Watch Me Go to Jail!

You know how I’ve long said that DHS doesn’t go door-to-door, making sure your food is separated from those who don’t use food stamps? Yeah, they’re (all but) about to…


LANSING – Critics say a bill giving new police powers to certain state workers would create “welfare police” to punish the poor, but supporters say it’s a stride toward efficiency and protecting taxpayer dollars.

State Sen. Peter MacGregor’s Senate Bill 384 would give arrest powers to employees of the Department of Health & Human Service’s Office of Inspector General. That agency investigates welfare fraud, such as when food stamps are sold for cash or used for ineligible items such as cigarettes.

Under the bill, which passed the state Senate 27-11 in September and is awaiting a committee vote in the House, OIG agents could arrest people for trafficking food stamps or other benefits or if the agents have “probable cause” to believe a person committed a felony.

A companion bill from state Sen. Rick Jones, R-Grand Ledge, would exempt those agents from certain firearm restrictions.

DHHS spokesman Bob Wheaton said in an email there are 240 employees in the OIG, but the department plans to have fewer than 10 inspectors with the new police powers.

Wheaton said DHHS supports the bill because its agents can currently only take action against the benefits recipients for violations, but must rely on U.S. Department of Agriculture agents to handle the retailers who participate in fraud. There are only five federal agents across Michigan, he said, and “our Office of Inspector General receives daily tips on retailer trafficking.”

“This is just another tool to help maintain the integrity of these programs we have in the state,” MacGregor, R-Rockford, said last week.

But the bill has both bipartisan support and bipartisan opposition.

Speaking against the bill on the Senate floor in September, Democratic state Sen. Coleman Young II said the bill “seeks to criminalize the very act of being a member of the working poor.

“This bill would allow the Department of Health & Human Services to create its own police force,” Young said. “That’s right, welfare police. Literally, the welfare police. This is insane; it’s crazy.”

“We’re not going after recipients, it’s more on the retail side,” MacGregor told the State Journal. “Obviously, it takes two to tango; it’s buyers and sellers … (But) these people are going after organized crime.”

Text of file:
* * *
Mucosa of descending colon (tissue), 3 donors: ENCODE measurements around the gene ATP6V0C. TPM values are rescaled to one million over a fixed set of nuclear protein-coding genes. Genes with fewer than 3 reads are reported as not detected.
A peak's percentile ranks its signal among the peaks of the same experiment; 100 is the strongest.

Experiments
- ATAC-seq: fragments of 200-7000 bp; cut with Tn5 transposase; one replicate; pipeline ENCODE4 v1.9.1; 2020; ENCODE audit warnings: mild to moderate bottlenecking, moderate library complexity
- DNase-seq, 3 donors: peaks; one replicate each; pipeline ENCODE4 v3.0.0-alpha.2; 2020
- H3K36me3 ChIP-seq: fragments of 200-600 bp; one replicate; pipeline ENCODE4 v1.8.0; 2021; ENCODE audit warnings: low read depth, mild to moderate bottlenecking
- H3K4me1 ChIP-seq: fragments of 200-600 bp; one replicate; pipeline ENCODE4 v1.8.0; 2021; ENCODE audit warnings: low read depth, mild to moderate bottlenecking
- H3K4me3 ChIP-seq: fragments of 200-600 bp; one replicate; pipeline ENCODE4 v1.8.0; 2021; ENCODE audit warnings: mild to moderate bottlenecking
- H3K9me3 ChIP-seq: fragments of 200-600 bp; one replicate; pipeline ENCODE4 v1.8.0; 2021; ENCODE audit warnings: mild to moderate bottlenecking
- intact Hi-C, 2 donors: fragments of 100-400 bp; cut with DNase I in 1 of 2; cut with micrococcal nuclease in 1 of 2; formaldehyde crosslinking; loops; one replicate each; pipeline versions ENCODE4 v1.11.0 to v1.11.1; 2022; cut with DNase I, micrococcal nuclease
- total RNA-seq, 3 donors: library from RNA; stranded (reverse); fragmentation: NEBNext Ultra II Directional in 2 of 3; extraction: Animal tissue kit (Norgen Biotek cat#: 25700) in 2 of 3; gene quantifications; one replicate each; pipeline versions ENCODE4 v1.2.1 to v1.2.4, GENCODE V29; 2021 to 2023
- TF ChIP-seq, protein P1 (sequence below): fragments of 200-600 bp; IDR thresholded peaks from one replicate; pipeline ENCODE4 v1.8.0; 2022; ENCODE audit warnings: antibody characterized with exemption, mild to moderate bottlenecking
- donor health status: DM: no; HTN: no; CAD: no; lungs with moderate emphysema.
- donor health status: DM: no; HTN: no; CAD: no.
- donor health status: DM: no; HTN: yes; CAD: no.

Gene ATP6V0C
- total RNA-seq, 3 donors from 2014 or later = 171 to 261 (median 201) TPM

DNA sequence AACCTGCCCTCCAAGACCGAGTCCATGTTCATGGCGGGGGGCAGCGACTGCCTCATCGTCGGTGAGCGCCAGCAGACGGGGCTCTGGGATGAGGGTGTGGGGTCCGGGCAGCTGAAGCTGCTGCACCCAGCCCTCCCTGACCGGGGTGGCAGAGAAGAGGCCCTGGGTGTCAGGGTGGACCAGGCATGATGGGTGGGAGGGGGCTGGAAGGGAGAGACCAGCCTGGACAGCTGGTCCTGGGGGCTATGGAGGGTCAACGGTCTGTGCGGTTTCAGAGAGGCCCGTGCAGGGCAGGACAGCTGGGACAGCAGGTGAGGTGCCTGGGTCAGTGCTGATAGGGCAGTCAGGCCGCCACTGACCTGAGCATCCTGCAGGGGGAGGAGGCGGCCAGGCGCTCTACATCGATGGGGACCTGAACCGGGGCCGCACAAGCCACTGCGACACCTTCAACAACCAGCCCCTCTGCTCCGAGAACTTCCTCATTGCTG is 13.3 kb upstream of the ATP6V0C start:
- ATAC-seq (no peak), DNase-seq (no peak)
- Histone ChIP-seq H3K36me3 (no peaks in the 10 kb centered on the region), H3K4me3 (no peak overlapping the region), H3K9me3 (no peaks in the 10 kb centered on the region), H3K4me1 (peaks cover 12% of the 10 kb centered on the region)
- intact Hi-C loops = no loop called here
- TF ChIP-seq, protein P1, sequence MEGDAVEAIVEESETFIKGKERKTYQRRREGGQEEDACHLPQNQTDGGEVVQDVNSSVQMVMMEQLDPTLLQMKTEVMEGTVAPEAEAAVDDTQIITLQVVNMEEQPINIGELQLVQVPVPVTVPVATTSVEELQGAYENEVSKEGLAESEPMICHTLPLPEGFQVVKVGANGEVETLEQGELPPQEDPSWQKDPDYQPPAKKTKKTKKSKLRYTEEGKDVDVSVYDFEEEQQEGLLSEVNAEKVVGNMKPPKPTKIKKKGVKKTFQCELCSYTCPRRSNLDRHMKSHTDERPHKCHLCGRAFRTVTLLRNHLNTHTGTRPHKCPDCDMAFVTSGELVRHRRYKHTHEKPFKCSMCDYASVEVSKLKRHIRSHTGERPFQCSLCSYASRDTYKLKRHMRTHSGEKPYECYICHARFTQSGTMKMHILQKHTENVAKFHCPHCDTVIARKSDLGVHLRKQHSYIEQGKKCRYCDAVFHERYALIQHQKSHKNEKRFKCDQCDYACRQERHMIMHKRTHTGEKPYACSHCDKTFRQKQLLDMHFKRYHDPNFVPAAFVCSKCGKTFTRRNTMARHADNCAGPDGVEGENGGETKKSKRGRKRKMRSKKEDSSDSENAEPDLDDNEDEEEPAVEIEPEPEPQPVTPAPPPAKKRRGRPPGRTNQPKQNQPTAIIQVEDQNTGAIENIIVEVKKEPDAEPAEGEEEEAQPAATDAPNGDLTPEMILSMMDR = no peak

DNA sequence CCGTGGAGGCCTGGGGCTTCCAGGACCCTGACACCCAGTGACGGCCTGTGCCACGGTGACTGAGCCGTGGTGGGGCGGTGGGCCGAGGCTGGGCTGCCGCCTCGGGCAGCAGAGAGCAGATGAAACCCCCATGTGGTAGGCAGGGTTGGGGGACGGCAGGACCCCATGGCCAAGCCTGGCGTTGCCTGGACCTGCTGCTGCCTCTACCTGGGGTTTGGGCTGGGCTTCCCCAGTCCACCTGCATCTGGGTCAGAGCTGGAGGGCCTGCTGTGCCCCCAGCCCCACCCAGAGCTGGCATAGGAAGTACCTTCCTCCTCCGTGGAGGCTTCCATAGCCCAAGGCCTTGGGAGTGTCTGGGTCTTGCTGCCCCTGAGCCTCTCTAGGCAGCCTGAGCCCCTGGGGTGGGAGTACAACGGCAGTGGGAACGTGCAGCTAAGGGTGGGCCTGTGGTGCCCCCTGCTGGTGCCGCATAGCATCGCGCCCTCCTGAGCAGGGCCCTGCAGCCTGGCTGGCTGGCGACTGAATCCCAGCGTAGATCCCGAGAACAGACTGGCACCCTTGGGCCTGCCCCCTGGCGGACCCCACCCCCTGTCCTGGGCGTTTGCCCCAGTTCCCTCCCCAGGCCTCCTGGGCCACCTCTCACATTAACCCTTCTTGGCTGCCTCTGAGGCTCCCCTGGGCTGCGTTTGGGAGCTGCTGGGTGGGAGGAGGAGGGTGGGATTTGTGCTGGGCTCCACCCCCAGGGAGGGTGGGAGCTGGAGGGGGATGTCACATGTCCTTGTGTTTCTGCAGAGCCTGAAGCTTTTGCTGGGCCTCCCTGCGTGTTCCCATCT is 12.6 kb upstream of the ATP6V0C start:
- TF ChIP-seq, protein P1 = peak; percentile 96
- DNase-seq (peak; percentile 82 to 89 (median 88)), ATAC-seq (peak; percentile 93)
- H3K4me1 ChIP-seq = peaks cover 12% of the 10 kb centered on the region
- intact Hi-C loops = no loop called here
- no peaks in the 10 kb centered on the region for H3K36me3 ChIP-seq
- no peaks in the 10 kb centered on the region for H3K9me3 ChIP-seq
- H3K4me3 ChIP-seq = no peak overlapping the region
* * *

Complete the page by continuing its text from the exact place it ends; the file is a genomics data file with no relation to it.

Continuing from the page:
Republican state Sen. Patrick Colbeck said on the floor that he opposed the bill because DHHS typically implements federal policy, including the Affordable Care Act, and the bill would lead to “the camel’s nose under the tent giving more and more credence to the concern of the federal government’s overreach into areas where they have no authority.”

“The powers are very limited,” MacGregor answered. “This is just another tool to allow us to stop this fraud that is happening.”

A 2013 report from the federal Agriculture Department estimated $858 million in food stamp benefits were trafficked every year and 10.5% of authorized food stamp stores engaged in trafficking.

In Michigan, the OIG found $2.4 million in fraud from trafficking last year, according the office’s annual report. The office claims every dollar invested in enforcement yields $26 in taxpayer savings.

“The sky will not fall if this becomes a public act,” MacGregor said. “In fact, I think this will help out the folks who really need the help of these programs.”

Last week, Dearborn attorney John Payne wrote to the state House Criminal Justice Committee now considering the bill to warn the legislation “will result in the arrest of many well-meaning, but mistaken welfare applicants and recipients.” Payne is chair of the Elder Law & Disability Rights Section of the state bar, which voted to oppose the bill.

According the House Fiscal Agency, DHHS would spend about $300,000 to arm and train eight agents in a tailored Michigan State Police training program.

MacGregor said the OIG agents would have to meet state police licensing standards. He said many of the OIG agents are former police officers with law enforcement training.

“A lot of people think we’re going to give social workers guns,” MacGregor said, “and that is not what’s happening.”

Contact Justin A. Hinkley at (517) 377-1195 or jhinkley@lsj.com. Follow him on Twitter @JustinHinkley.

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